Here’s Why McDonald’s Is Closing Nearly Half Of Its Restaurants In India

by Trefis Team
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Recently, McDonald’s (NYSE:MCD) announced that it was shutting down 169 of its 430 outlets in India, following the termination of its franchise agreement with CRPL (Connaught Plaza Restaurant) due to alleged breach of franchise terms.  This decision comes after a long drawn out battle between McDonald’s and the Managing Director of its franchise partner Mr. Vikram Bakshi, who was ousted from his position in 2013, only to be reinstated by the National Company Law Tribunal in July 2017. McDonald’s had alleged Mr. Bakshi of financial irregularities and mistrust due to leasing out his real estate to a rival company. Further, McDonald’s also highlighted mismanagement by the franchise partner, inadequacies with respect to the internal control systems, and Mr. Bakshi’s focus on his other business interests. Following this dispute, in June this year, McDonald’s temporarily shut 40 restaurants in northern India due to non-renewal of licenses. With termination of the current franchise agreement, the company will no longer operate in northern and eastern India, until a new partner is found. This bold decision by McDonald’s could also be a negotiating tactic with the existing franchisee since the company has terminated the contract without a new franchise partner in place. It also indicates that the company is not willing to put up with franchisee irregularities at any cost.

While this appears to be the outcome of a specific dispute between McDonald’s and one of its franchise partners, it impacts the company’s brand value in the region where it is already lagging behind competitors. Although the number of restaurants McDonald’s operates in India is not very significant compared to its 36,000+ restaurants globally, this questions the broader franchise based expansion model especially in developing nations where strict adherence to terms might not be likely.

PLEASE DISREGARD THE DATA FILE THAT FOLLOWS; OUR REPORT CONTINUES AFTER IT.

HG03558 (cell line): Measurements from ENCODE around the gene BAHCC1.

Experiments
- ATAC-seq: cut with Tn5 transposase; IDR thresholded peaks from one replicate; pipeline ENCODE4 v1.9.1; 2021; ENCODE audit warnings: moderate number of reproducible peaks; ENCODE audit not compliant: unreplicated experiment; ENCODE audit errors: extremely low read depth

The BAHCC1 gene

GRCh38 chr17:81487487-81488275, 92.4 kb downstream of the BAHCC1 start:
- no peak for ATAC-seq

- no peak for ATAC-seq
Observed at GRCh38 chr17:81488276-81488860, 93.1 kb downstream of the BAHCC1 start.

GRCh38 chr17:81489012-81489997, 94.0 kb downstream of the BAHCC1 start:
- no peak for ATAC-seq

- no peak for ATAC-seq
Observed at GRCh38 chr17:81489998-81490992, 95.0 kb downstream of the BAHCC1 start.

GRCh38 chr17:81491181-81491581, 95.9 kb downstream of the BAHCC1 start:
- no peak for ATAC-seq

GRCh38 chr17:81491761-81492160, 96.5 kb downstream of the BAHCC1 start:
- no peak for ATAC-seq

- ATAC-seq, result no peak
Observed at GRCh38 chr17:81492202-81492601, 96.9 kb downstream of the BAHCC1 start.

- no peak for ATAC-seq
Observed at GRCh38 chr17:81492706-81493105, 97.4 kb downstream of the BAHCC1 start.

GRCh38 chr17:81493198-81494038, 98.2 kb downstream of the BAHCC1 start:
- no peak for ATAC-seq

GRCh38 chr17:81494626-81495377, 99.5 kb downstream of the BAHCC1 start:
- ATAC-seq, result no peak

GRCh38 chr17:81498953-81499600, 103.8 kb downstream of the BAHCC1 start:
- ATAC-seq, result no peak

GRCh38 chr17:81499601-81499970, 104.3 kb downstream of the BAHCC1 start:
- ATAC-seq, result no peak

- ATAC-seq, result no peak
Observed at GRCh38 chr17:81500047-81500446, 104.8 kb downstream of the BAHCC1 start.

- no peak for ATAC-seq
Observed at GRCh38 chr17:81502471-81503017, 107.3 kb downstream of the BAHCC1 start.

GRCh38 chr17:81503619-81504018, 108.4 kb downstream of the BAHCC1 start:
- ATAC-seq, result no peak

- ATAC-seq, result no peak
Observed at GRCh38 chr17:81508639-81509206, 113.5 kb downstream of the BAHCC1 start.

Expansion In India Can Be Impacted

McDonald’s entered the Indian market much before other U.S. chains such as Burger King and Wendy’s, however the company could not capture the growth in the Indian quick service restaurant market. Domino’s Pizza commands a nearly 16% share in the Indian food service industry and McDonald’s has been able to manage to capture only 7.5% of the market. Before the announced closure there were around 450 McDonald’s restaurants in India while Domino’s has more than 1,000 restaurants in the country. While this is partly due to customers seeming to prefer pizza over burgers, McDonald’s slow growth in the region can be attributed to franchise troubles. The India quick service restaurant market is likely to grow to $4.1 billion by 2020 and faster expansion in the region can help McDonald’s capture this growth. While the country does not contribute significantly to McDonald’s revenues currently, faster growth in India can boost its longer term growth prospects. Franchise troubles can impact this expansion adversely.

Re-Look At The Franchise Model Of Expansion?

While companies such as Starbucks are adopting a mixed model of expansion (company owned and franchise) McDonald’s is moving towards a nearly 100% franchised model. This model is more profitable but comes at the cost of franchisee issues which can impact the brand reputation and expansion. McDonald’s reputation in India had taken a beating due to the ongoing issues and impacted its long term growth prospects. However, we believe the franchisee model is likely to work in other nations.

India does not contribute significantly to McDonald’s revenues currently, however the company needs to re-look at its strategy in the region for strong long term growth prospects.

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